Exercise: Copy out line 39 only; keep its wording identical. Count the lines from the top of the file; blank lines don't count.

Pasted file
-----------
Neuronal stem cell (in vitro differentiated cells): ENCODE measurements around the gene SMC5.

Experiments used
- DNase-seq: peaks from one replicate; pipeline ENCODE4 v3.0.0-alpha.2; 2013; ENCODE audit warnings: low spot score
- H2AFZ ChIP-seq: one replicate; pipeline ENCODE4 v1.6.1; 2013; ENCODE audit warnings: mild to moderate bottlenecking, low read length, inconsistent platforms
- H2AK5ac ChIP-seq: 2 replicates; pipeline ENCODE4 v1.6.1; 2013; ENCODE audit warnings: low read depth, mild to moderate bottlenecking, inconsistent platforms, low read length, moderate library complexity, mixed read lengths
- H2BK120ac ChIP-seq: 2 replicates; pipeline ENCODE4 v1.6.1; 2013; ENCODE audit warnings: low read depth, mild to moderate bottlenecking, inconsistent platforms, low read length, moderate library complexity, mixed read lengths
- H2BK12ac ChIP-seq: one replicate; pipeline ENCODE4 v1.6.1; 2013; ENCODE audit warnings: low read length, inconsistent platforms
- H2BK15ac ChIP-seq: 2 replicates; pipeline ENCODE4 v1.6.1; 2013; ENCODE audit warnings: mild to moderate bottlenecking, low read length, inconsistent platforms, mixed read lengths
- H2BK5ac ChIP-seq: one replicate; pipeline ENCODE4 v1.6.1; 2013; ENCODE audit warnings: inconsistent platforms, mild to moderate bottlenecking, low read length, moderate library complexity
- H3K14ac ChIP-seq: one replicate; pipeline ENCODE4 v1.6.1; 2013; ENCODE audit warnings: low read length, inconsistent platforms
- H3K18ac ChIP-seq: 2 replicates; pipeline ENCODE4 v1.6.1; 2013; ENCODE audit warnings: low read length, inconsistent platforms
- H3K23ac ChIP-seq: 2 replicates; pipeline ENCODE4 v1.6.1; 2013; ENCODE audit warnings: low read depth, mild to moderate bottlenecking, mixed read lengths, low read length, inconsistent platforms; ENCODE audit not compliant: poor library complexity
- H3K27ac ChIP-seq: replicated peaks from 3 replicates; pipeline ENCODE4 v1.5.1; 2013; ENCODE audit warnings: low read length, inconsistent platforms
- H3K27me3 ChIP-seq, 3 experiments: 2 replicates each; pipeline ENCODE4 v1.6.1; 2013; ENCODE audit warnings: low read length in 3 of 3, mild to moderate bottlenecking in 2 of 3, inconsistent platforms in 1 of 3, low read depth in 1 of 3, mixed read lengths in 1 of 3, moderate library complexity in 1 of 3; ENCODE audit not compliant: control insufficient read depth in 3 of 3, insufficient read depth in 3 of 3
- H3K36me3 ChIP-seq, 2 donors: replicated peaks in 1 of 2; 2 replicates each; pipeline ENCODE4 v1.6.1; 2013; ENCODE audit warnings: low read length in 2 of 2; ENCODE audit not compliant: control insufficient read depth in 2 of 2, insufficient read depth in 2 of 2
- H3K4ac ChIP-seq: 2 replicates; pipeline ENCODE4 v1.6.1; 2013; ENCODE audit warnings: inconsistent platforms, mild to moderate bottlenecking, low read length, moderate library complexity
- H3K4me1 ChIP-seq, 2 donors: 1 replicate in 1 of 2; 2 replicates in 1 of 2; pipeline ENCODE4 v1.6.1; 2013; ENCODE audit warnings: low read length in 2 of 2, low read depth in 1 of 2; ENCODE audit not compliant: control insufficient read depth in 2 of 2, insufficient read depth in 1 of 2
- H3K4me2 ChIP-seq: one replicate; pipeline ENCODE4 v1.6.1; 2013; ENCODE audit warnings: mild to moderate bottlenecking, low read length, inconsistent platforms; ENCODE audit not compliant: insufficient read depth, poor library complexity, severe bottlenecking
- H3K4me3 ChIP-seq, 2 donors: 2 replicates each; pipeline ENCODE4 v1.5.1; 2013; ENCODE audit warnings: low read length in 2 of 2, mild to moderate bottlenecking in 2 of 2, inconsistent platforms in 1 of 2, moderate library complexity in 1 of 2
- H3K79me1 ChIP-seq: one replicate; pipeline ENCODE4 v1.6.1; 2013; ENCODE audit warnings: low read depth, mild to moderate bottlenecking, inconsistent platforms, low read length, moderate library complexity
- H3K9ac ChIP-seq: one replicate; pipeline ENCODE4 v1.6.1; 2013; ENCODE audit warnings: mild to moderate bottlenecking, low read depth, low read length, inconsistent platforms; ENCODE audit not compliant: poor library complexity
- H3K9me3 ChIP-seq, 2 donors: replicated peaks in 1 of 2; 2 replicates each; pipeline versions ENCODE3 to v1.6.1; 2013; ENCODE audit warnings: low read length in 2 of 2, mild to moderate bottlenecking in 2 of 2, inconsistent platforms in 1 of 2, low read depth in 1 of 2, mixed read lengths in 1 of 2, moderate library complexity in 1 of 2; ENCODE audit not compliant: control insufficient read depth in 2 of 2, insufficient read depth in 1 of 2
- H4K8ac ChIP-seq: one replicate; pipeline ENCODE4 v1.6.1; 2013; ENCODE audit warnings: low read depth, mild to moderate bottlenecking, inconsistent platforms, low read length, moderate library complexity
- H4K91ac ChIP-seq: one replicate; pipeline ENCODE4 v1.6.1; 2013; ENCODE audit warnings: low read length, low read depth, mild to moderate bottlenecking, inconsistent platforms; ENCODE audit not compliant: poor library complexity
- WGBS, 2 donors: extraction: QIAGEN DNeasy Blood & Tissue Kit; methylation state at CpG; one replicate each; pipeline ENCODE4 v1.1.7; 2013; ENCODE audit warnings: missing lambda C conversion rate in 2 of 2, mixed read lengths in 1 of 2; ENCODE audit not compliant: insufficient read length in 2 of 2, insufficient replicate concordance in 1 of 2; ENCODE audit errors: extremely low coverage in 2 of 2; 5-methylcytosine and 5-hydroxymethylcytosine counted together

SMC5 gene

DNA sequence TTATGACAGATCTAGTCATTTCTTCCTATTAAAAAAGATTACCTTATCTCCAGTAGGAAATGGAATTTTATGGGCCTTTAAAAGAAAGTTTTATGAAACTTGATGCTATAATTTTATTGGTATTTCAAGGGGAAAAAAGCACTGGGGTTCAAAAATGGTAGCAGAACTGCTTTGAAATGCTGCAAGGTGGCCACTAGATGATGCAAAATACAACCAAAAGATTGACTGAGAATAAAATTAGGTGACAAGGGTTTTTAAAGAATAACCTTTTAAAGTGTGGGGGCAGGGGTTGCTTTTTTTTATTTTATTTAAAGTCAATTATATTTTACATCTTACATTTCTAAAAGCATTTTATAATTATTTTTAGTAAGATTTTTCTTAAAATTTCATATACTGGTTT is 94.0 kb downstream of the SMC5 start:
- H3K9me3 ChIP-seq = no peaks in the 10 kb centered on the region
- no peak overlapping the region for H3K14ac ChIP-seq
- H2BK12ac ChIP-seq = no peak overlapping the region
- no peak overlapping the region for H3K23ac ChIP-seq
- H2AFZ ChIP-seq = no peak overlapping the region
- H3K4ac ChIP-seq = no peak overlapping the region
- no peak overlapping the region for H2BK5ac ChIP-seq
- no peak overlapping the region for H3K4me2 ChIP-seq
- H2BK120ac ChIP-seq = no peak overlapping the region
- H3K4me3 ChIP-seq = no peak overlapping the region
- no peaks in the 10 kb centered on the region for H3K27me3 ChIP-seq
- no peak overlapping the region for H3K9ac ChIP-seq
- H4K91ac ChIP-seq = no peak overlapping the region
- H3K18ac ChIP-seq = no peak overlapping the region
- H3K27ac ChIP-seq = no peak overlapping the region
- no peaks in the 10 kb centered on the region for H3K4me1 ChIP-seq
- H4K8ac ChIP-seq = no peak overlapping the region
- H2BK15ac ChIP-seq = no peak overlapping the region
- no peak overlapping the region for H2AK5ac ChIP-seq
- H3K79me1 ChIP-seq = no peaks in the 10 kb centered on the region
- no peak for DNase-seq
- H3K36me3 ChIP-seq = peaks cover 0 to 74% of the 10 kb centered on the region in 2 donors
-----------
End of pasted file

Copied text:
- no peak overlapping the region for H3K9ac ChIP-seq